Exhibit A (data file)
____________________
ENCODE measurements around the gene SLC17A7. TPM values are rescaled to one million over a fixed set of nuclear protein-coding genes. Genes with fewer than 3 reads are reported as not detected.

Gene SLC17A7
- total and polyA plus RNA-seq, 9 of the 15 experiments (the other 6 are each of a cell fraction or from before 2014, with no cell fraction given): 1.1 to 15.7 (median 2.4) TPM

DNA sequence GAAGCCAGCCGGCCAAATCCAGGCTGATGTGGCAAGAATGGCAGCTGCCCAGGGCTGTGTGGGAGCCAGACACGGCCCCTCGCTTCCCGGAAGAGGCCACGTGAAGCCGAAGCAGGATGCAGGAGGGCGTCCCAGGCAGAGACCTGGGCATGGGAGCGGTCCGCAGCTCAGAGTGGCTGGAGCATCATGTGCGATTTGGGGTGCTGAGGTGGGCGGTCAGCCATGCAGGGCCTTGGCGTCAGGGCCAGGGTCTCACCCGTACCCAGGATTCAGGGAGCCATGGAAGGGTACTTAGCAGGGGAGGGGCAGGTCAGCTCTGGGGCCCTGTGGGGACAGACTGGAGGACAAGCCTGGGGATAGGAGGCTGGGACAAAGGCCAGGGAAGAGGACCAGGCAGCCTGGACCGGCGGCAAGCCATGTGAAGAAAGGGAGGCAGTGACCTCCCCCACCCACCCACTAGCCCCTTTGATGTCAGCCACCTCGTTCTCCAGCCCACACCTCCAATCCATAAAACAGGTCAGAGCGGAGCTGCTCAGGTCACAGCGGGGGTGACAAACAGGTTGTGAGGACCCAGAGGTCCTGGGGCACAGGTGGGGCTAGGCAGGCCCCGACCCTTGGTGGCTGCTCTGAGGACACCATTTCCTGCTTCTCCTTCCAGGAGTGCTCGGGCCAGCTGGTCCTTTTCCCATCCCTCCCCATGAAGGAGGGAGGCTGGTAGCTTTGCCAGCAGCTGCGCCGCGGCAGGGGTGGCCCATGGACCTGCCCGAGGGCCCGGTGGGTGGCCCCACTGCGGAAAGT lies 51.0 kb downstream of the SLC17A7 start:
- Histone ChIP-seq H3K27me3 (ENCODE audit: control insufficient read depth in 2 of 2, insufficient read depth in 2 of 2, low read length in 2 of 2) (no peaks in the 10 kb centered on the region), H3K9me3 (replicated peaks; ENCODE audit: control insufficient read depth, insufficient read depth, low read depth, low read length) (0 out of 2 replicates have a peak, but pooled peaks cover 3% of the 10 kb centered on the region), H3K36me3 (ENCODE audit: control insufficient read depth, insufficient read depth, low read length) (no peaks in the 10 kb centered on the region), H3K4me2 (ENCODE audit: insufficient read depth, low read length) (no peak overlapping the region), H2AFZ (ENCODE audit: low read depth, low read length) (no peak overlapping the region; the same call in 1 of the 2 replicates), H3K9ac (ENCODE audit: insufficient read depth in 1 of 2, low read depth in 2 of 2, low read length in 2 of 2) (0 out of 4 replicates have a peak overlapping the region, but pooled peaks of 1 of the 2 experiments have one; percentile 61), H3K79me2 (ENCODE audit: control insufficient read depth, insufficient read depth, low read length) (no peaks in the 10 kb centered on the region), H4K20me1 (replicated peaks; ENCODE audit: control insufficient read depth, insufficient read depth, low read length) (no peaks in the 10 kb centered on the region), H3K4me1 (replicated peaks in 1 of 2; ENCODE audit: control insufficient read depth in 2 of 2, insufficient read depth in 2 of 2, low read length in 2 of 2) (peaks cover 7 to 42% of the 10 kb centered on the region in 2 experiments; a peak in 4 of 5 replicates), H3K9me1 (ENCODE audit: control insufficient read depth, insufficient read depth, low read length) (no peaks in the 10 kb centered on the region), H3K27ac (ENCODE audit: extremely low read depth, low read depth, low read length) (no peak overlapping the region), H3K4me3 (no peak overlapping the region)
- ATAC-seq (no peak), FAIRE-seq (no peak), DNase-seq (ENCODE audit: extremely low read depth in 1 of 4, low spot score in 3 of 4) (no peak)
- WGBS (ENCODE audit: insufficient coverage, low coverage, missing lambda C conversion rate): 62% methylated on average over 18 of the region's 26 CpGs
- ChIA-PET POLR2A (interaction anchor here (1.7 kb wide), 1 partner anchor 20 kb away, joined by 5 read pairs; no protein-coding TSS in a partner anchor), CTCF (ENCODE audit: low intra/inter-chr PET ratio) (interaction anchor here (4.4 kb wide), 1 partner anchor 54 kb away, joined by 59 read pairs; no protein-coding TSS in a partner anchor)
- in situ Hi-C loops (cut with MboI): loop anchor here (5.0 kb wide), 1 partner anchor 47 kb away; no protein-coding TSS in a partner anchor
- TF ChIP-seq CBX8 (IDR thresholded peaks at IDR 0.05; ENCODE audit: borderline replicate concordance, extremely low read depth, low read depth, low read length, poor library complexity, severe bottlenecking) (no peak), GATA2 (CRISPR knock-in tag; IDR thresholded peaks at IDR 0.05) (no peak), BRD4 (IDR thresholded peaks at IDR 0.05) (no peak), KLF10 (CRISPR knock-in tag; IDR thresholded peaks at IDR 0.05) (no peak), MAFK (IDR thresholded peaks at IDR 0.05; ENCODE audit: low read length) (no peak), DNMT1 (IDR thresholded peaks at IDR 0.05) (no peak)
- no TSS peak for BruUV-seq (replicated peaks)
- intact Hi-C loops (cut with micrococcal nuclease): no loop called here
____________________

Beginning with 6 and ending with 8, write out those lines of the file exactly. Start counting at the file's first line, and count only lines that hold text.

- ATAC-seq (no peak), FAIRE-seq (no peak), DNase-seq (ENCODE audit: extremely low read depth in 1 of 4, low spot score in 3 of 4) (no peak)
- WGBS (ENCODE audit: insufficient coverage, low coverage, missing lambda C conversion rate): 62% methylated on average over 18 of the region's 26 CpGs
- ChIA-PET POLR2A (interaction anchor here (1.7 kb wide), 1 partner anchor 20 kb away, joined by 5 read pairs; no protein-coding TSS in a partner anchor), CTCF (ENCODE audit: low intra/inter-chr PET ratio) (interaction anchor here (4.4 kb wide), 1 partner anchor 54 kb away, joined by 59 read pairs; no protein-coding TSS in a partner anchor)